When I bought a new MacBook for myself, I convinced Steph to ditch her P.O.S. Windows XP machine and take my old MacBook. We now needed a few thing:
- Home file server for sharing documents, photos, etc
- Automated back up system (TimeMachine would be ideal, but I didn't want to purchase a TimeCapsule for the network based backups. I'm cheap!)
- Shared printing (again, I'm cheap, I don't want to buy a new printer and my existing printers don't support networked printing)
- Home-based VPN to allow me access to the home network when on the road
First, I replaced the hard drve with an unused 160GB SATA drive I had sitting around. After burning a CD from an ISO of Ubuntu 8.10 Server (Intrepid Ibex), I installed the server and got it up and running on my home network with a static IP address. The server is called "papaya". The initial install included an ssh daemon for remote access so I could work away from the console. Eventually the box will be headless, but for now its connected to my home office KVM.
Next, I configured ufw (Uncomplicated Firewall) to start locking down services. First, set the firewall into the "default deny" mode (a.k.a. whitelisting of approved inbound connections):
sudo ufw default deny
And then I added a rule to allow inbound ssh from the local network:
sudo ufw allow proto tcp from 192.168.5.0/24 to 192.168.5.2 port 22
Next I installed netatalk to support AppleTalk, allowing me to connect my MacOS X systems to papaya's shared disks. I started with directions from here and here, but I found they didn't work exactly as presented, and I needed some tuning to make it work. (See the referenced links for more details on all of these steps, I just distilled this down to the most important info.)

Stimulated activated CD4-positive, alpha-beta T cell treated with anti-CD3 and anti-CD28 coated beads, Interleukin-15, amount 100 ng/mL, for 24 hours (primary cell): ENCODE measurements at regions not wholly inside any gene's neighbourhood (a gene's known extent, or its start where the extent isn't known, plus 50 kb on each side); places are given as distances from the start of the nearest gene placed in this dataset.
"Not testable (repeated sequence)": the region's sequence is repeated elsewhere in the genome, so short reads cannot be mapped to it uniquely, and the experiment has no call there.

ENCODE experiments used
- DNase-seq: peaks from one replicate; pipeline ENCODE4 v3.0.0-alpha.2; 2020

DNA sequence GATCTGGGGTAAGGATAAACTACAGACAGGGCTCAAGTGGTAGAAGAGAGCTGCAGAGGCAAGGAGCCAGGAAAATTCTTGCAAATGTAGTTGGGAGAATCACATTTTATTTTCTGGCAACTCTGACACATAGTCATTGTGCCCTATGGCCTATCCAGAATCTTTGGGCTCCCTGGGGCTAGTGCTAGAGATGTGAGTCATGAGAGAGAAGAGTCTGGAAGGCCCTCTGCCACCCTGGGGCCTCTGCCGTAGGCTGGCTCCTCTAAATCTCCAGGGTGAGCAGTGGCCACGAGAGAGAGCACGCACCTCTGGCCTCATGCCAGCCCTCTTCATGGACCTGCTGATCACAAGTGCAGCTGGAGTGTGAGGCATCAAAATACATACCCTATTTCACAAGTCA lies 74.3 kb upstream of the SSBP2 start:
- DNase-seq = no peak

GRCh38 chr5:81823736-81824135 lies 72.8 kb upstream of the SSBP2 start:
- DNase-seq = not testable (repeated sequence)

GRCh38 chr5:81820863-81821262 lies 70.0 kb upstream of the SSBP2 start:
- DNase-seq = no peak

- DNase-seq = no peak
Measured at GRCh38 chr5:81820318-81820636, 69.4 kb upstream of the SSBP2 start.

First, install netatalk with encryption support (required by MacOS X):
sudo aptitude update
mkdir -p /tmp/src/netatalk
sudo aptitude install devscripts cracklib2-dev dpkg-dev libssl-dev
apt-get source netatalk
sudo apt-get build-dep netatalk
sudo DEB_BUILD_OPTIONS=ssl dpkg-buildpackage -us -uc
echo "netatalk hold" | sudo dpkg --set-selections
Note the last line, it places a hold on any updates to netatalk when running updates on the Ubuntu server, this is necessary to prevent updates from breaking the installed version. Next I configured netatalk by editing a few files. First, /etc/default/netatalk was modified with the following configuration:
Next, edit /etc/netatalk/afpd.conf by adding the following line to the end of the file:
- -transall -uamlist uams_randnum.so,uams_dhx.so -nosavepassword -advertise_ssh
Now, configure your shared volumes in /etc/netatalk/AppleVolumes.default by adding the following lines to the end of the file (make sure its one line!):
/media/TimeMachine TimeMachine allow:username1,username2 cnidscheme:cdb options:usedots,upriv
This mounts a shared volume named TimeMachine located at /media/TimeMachine (your mount point may vary, this is an external 1TB USB drive at the moment). List the specific users who should be able to login to the share with their credentials. The remaining options have to do with dealing with invisible files/folders which are used by MacOS X. I actually created a handful of shares, each of them with different functions (TimeMachine, generic file share, etc.).